He believes businesses must alter their mindset, think beyond profit and GDP growth, and instead think of development differently.
"We need a broader understanding of what economic flourishing and growth is. It's broader than just profit. We should have policies that are more aimed at increasing biodiversity levels or efforts teaching children in poverty."
The problem with the three pillars of sustainability
Corporate social responsibility is struggling as the three pillars of sustainability, or the 'triple bottom line', is no longer sufficient for effective sustainability.
"I think a lot of people misinterpret it as saying we can still do everything we want, and we can still own every car and buy an extra car and do something for the climate," Gijs says.
Jo from the University of Liverpool Management School believes companies often feel focusing on one pillar means they can ignore another, a sort of trade-off.
John Elkington, who coined the term triple bottom line 30 years ago, wrote in the Harvard Business Review that it’s time for a rethink.
He argues that while you may point out the successes of the sustainability sector—UN Sustainable Development Goals forecast to generate market opportunities of over $12 trillion a year by 2030—sustainability goals cannot only be measured in terms of profit and loss.
"It must also be measured in terms of the wellbeing of billions of people and the health of our planet. While there have been successes, our climate, water resources, oceans, forests, soils, and biodiversity are all increasingly threatened," he says.
To turn things around, companies need to change their model, not just to slow things down but regenerate the system and regrow it back.
"We've now reached a point where there's no way we can carry on doing what we're doing and making it less harmful. We now must fundamentally change how we do business," says Jo.
Alternative approaches to the three pillars of sustainability
So what can we do? How can businesses achieve sustainability and start pushing toward an effective model for sustainable development?
Jo posits the idea of a restorative and regenerative model.
"It requires businesses to think about their impact on the environment or human rights and to restore that damage,” she says.
"This might involve moving to a regenerative economy where we regenerate and have a net positive impact on the world. Everybody seems to have got behind Net Zero, which is about stopping the digging, but it still doesn't fill in the hole and doesn't put nice flowers on top."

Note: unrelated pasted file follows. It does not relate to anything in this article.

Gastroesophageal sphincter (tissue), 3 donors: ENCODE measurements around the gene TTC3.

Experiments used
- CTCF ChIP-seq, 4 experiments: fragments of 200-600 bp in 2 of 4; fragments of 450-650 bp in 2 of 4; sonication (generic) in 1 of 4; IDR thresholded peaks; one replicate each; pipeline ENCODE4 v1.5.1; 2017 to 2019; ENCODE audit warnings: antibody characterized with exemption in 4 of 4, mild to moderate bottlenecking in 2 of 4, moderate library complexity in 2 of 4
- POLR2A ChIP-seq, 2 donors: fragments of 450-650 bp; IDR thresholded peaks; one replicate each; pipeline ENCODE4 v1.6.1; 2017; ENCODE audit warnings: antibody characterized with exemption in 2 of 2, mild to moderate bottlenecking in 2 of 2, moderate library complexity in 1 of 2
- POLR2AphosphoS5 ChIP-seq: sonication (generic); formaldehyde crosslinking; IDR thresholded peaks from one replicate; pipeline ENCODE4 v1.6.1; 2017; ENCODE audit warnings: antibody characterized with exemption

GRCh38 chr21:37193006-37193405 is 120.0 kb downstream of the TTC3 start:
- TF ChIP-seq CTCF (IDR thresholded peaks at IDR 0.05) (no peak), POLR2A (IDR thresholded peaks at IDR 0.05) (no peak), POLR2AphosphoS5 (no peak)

Policies are already being implemented in the EU that will look toward impact accounting. Rather than trying to implement one or two of the three pillars where possible, businesses are legally required to reduce carbon emissions.
"The thinking is we should step away from the model where we rely on the altruistic or good-hearted nature of our business leaders, and we start trying to set standards that business leaders need to achieve," Gijs says.
These ideas are ambitious, but both Gijs and Jo believe that nothing will change without a complete overhaul of the idealistic win-win view of sustainability and that, while it may not feel it in the short term, this model will make for a more impactful business world.
"Businesses inherently want to do good things, but it's such a complex environment, and it's easy just to continue doing what they're doing until somebody tells them not to,” Jo says, "shifting our thinking to a more regenerative and restorative model will put businesses on a different trajectory and will future proof them to some extent."
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Amsterdam Business School - University of Amsterdam
Great education system but terrible administrative system.
I spent my last 3 years at UvA to study Business. Overall, I loved it. I don't regret it at all. - I loved most of the professors I met, and I liked their education system. - Exams were fair and assignments were very helpful to develop my skills in the field (they were pretty tough tho) - I am an Asian student but I never experienced any type of racism while studying at UvA and I felt welcomed all the time. - Very international atmosphere and open-minded staff/students. - Great facilities. I enjoyed studying at the different libraries, and very clean cafeteria and classrooms - Perfect location, and beautiful sight.